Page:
Graeme Hibbard said...

Mark 12:29,

ἀπεκρίθη ὁ Ἰησοῦς ὅτι Πρώτη ἐστίν Ἄκουε, Ἰσραήλ, Κύριος ὁ Θεὸς ἡμῶν Κύριος εἷς ἐστιν, [...] καὶ Εἶπεν αὐτῷ ὁ γραμματεύς Καλῶς, διδάσκαλε, ἐπ' ἀληθείας εἶπες ὅτι εἷς ἐστὶν καὶ οὐκ ἔστιν ἄλλος πλὴν αὐτοῦ·

Literally: "he-replied the Jesus: 'because first this-is, hear-you-must, Israel, LORD the God of-us, LORD one HE-is, [...] and he-said to-him the Grammateus: 'fine, teacher, upon truth you-say because one HE-is and not there-is another-of-the-same-kind more-than of-HIM.'"

Vs 29, ἐστιν = "HE-is" masculine singular third-person "HE".

Vs 32, ἐστιν = "HE-is" masculine singular third-person "HE".

Vs 32, αὐτοῦ = "of-HIM" masculine singular "HIM".

There is no doubt that the Shema was interpreted, by both the Scribe (Grammateus) and Jesus, as one PERSON, of Whom there was not (ἄλλος) another Person of the same kind/nature.

οὐκ ἔστιν ἄλλος πλὴν αὐτοῦ = gives the literal meaning that there is not πλὴν "more than" (comparative) one Person. There is literally "not more of-Him" (note: "HIM" masculine singular) meaning obviously a none multi-personal Jehovah and/or God.

This is both the old and current Jewish interpretation.

Jesus the Jew, approved/agreed-with it.

The Father's "Monarchy" (Hierarchical Rule By/Of One Person) much later, in the late second, early third century was re-interpreted by a Montantist (not bound by Scripture alone) for their "New Prophecy" movement by Tertullian as (in reality) a Tri{3}archy (In-Equal Hierarchical Rule By/Of Three Person-s).

To Tertullian the false prophet "Montanus" was the third "Person" of his "Tri{3}nity".

Sola Fide said...

Interesting focus Graeme. I suppose I am not intimating Modalism and you are not intimating Arianism. This leaves us with difficult argument for truth finding.

The text you brought to focus does well to demonstrate grammatically that God is One -- in essence. Such that He is numerically One. Admittedly, "person" is not the best term and not used explicitly in Scripture. Neither is "bible" but we use it descriptively. Nevertheless, much of Scripture lends us to understand that God is very unique. So much so that He is One in three. For example,

"[1Pe 1:2 ESV] 2 according to the foreknowledge of God the Father, in the sanctification of the Spirit, for obedience to Jesus Christ and for sprinkling with his blood: May grace and peace be multiplied to you."

κατὰ πρόγνωσιν θεοῦ πατρός ἐν ἁγιασμῷ πνεύματος εἰς ὑπακοὴν καὶ ῥαντισμὸν αἵματος Ἰησοῦ Χριστοῦ χάρις ὑμῖν καὶ εἰρήνη πληθυνθείη

The greek is leading us to acknowledge Father, Spirit, Son as one God acting in three persons. To say in different ways would navigate toward Modalism. To say there is nothing to differentiate God might require gymnastics in this text.


Also in Scripture...

[Mat 28:19 ESV] 19 Go therefore and make disciples of all nations, baptizing them in the name of the Father and of the Son and of the Holy Spirit,

[2Co 13:14 ESV] 14 The grace of the Lord Jesus Christ and the love of God and the fellowship of the Holy Spirit be with you all.

Great thread!

Graeme Hibbard said...

Solar Fide.

I think I can safely say that (from my point of view at least) "truth" is not a difficult "argument" at all, you over-simplify my points, and, as it appears to me, purposely evade (side step) them.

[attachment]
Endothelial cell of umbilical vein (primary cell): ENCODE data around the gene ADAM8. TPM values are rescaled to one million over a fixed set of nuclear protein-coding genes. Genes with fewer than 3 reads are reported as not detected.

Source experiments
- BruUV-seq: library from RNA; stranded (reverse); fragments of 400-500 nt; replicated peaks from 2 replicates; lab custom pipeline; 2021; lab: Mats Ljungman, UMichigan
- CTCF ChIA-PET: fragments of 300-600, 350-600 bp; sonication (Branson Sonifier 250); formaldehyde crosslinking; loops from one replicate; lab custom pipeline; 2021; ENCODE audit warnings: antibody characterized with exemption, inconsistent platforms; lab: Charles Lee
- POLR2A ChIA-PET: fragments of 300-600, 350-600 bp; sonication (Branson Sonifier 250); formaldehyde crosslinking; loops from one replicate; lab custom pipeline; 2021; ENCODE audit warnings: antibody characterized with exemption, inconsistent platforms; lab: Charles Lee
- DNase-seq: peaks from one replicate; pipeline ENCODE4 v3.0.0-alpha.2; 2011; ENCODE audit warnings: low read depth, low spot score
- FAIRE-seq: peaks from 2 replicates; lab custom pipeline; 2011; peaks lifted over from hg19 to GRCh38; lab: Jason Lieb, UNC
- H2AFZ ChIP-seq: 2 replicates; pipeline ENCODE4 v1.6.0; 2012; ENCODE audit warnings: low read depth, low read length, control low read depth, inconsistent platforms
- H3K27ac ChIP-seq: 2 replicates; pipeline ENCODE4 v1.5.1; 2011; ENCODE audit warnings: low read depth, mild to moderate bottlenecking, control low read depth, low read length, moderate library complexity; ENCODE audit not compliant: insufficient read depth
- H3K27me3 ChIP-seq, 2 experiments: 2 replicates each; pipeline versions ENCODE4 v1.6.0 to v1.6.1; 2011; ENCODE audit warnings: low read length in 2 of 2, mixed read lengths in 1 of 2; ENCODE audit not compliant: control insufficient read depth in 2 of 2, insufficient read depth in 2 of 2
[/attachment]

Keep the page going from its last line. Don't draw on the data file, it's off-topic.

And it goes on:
In regard to the use of the word "person". I have genuine difficulty with your inconsistency in this regard.

Quote: "We could not glean from the word in itself the triune personhood of God. [...] The baptism event in the NT reveals this more fully with Father, Son and Spirit as individual persons in unity (Luke 3:21-22). So, the summary point might conclude that God is three persons in One." End quote.

Onto other points.

To assume the singular number Masculine gender (the simple grammatical point) refers to οὐσία "essence" rather than a single Masculine Person ("Him" "He") is to look at this verse through 21st-century eyes retrospectively.

It is not just the cardinal number εἷς "one", but both Jesus and the Scribe's specific and deliberate use of "Him" and "He," which exclude all possibility that his, Jesus, and the Scribe's God (ὁ Θεὸς ἡμῶν Lit., "the God OF-US"), Jehovah, was πλὴν many fold = more than one Person. You have no sufficient or convincing explanation to convince me otherwise.

Neither have you addressed the fact that the Scribe did not use ἕτερος "another in addition of a DIFFERENT-KIND". Rather οὐκ ... ἄλλος excludes another person and/or thing specifically "of the SAME-KIND" with-in the "God-head" (as you would call it).

Thus the negation οὐκ.

And the Personal ἔστιν and αὐτοῦ.

In fact, to accommodate the opposite meaning that you advocate (a Tri{3}archy or Tri{3}umvirate of more-than-one Person) the οὐκ would have to be dropped, so it would read: ἔστιν ἄλλος πλὴν αὐτοῦ "there IS more than of Him", instead of "there IS NOT more than of Him".

The verse makes a Tri{3}nity or Tri{3}archial "God-head" impossible.

Additionally, if (and he doesn't) IF Jesus was indeed referring to Κύριος [ יהוה ] and εἷς as "essence", then Jesus would be both limiting "Jehovah" to a single Person "essence", and excluding a multi-personal (πλὴν αὐτοῦ "more of Him") "essence" simultaneously. Thus there cannot be THREE ("Tri" in "Tri{3}nity") person(s) in the God-head "essence".

Please remember the historical context! Jesus simply wasn't engaging in a Post-Chanceldonian discussion about Modalism or a Tri{3}theistic multi-essence (three essences within the single essence) interpretation of the Shema, no, he was discussing something far simpler, a single Person he knew well, "his God and Father" Jehovah (Rev. 1.6).